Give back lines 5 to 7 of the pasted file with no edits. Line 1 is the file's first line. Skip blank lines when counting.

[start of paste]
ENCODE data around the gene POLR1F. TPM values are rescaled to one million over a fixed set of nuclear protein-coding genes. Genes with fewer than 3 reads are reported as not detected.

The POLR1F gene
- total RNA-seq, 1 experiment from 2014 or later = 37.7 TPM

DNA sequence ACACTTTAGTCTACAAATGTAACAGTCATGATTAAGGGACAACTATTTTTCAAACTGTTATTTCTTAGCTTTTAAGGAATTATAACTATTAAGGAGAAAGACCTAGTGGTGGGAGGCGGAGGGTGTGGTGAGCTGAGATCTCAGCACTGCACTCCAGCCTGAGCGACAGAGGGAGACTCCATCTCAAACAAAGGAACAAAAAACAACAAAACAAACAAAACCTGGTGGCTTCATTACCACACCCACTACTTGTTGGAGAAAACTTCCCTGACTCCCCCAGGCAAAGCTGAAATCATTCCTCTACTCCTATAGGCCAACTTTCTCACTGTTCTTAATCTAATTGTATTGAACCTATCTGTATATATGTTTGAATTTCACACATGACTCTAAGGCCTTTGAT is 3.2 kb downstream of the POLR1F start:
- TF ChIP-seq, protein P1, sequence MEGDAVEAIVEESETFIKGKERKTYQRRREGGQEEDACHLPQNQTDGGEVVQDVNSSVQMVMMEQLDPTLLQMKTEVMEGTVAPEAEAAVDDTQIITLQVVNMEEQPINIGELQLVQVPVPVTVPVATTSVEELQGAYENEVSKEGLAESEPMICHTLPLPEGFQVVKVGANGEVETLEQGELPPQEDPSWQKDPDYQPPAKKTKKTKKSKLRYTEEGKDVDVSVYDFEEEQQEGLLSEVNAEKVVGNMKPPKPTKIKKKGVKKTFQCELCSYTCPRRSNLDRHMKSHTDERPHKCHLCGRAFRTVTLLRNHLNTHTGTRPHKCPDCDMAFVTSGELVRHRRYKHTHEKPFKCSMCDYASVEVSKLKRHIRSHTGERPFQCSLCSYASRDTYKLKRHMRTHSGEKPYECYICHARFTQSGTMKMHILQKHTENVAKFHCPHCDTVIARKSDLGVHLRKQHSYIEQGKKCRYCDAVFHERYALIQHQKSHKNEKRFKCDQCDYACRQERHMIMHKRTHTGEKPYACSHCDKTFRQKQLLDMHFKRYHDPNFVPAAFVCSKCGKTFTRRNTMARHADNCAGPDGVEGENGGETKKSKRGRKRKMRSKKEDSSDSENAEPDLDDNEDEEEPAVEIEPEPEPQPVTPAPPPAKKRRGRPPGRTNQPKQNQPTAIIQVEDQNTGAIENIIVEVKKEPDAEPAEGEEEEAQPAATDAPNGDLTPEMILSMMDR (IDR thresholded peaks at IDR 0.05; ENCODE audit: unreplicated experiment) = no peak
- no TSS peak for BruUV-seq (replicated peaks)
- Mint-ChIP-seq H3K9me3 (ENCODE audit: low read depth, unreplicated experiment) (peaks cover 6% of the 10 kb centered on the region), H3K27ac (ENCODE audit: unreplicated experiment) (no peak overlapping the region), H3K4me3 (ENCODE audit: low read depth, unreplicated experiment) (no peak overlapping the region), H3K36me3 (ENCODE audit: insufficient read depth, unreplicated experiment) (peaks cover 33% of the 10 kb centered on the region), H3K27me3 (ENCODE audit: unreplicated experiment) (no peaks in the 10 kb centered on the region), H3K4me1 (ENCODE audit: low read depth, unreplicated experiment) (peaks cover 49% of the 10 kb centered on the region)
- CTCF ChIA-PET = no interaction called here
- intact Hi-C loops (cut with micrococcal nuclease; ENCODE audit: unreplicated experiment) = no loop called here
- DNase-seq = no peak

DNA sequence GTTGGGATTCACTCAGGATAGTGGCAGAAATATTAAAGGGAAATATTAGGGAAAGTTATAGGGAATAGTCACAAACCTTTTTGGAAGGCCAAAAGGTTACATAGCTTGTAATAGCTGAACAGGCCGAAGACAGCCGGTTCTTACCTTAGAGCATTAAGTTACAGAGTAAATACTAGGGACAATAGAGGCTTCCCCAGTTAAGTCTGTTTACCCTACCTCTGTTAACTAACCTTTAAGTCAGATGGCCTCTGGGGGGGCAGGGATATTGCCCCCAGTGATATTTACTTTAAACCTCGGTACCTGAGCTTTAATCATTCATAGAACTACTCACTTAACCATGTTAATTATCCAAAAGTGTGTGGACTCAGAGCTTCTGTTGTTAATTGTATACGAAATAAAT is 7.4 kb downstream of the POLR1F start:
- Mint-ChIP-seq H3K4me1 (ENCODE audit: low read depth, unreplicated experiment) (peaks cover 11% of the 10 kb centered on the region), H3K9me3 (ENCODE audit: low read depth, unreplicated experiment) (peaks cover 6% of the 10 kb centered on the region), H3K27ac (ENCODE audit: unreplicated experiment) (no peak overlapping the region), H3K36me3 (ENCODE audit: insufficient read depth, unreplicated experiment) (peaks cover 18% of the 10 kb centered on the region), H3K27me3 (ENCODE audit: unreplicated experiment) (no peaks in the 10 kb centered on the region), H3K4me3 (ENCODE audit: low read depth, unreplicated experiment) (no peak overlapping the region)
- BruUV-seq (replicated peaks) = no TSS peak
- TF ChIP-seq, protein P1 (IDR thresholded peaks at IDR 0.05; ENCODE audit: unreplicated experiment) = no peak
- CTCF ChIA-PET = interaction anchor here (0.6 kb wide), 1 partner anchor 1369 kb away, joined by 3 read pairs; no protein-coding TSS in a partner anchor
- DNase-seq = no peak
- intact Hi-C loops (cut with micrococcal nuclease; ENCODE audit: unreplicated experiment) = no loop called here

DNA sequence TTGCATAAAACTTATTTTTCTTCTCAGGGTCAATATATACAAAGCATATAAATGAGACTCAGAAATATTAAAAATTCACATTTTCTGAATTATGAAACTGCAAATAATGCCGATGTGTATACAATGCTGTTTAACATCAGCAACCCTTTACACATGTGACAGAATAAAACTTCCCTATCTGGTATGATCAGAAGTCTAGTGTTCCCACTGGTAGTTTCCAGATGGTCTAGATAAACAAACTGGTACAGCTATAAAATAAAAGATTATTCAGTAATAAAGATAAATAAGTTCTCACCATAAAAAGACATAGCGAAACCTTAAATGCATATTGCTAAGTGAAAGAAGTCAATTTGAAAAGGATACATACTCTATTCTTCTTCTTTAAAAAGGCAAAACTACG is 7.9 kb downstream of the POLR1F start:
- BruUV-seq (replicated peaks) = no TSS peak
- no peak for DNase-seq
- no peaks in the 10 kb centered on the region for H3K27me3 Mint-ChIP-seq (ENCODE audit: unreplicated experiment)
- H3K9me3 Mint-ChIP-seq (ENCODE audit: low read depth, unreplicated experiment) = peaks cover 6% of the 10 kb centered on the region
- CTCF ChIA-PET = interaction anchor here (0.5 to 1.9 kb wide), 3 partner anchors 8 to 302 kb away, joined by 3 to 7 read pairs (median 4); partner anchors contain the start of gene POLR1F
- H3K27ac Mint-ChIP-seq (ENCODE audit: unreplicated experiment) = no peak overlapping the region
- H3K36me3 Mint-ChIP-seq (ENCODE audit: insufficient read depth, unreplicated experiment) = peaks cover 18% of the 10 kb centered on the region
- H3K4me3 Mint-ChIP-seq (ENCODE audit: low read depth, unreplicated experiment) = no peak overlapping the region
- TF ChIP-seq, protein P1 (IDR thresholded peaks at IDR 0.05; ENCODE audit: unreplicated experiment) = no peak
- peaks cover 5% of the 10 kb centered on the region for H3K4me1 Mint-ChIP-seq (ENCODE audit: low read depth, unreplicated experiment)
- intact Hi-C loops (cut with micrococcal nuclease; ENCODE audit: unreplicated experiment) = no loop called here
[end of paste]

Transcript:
- TF ChIP-seq, protein P1, sequence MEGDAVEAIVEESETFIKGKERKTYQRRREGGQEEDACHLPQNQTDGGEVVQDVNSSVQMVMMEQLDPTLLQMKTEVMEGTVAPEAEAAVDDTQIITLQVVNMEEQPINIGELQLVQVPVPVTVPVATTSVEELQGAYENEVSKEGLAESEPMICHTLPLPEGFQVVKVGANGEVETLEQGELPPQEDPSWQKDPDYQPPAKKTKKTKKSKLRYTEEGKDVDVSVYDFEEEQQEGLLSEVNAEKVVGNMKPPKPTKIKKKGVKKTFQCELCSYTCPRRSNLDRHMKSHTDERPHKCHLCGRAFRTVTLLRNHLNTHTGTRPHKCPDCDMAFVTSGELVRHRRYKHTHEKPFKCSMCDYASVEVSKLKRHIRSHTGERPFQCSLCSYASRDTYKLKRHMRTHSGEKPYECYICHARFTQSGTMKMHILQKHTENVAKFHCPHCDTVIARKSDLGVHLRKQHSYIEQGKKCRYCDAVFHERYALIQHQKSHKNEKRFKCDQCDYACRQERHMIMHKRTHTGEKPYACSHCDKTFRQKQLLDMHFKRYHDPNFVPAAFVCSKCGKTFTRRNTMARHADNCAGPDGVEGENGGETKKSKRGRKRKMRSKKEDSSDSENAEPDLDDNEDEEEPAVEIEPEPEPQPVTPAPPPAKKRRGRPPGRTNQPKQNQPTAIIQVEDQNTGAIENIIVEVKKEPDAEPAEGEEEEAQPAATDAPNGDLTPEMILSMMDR (IDR thresholded peaks at IDR 0.05; ENCODE audit: unreplicated experiment) = no peak
- no TSS peak for BruUV-seq (replicated peaks)
- Mint-ChIP-seq H3K9me3 (ENCODE audit: low read depth, unreplicated experiment) (peaks cover 6% of the 10 kb centered on the region), H3K27ac (ENCODE audit: unreplicated experiment) (no peak overlapping the region), H3K4me3 (ENCODE audit: low read depth, unreplicated experiment) (no peak overlapping the region), H3K36me3 (ENCODE audit: insufficient read depth, unreplicated experiment) (peaks cover 33% of the 10 kb centered on the region), H3K27me3 (ENCODE audit: unreplicated experiment) (no peaks in the 10 kb centered on the region), H3K4me1 (ENCODE audit: low read depth, unreplicated experiment) (peaks cover 49% of the 10 kb centered on the region)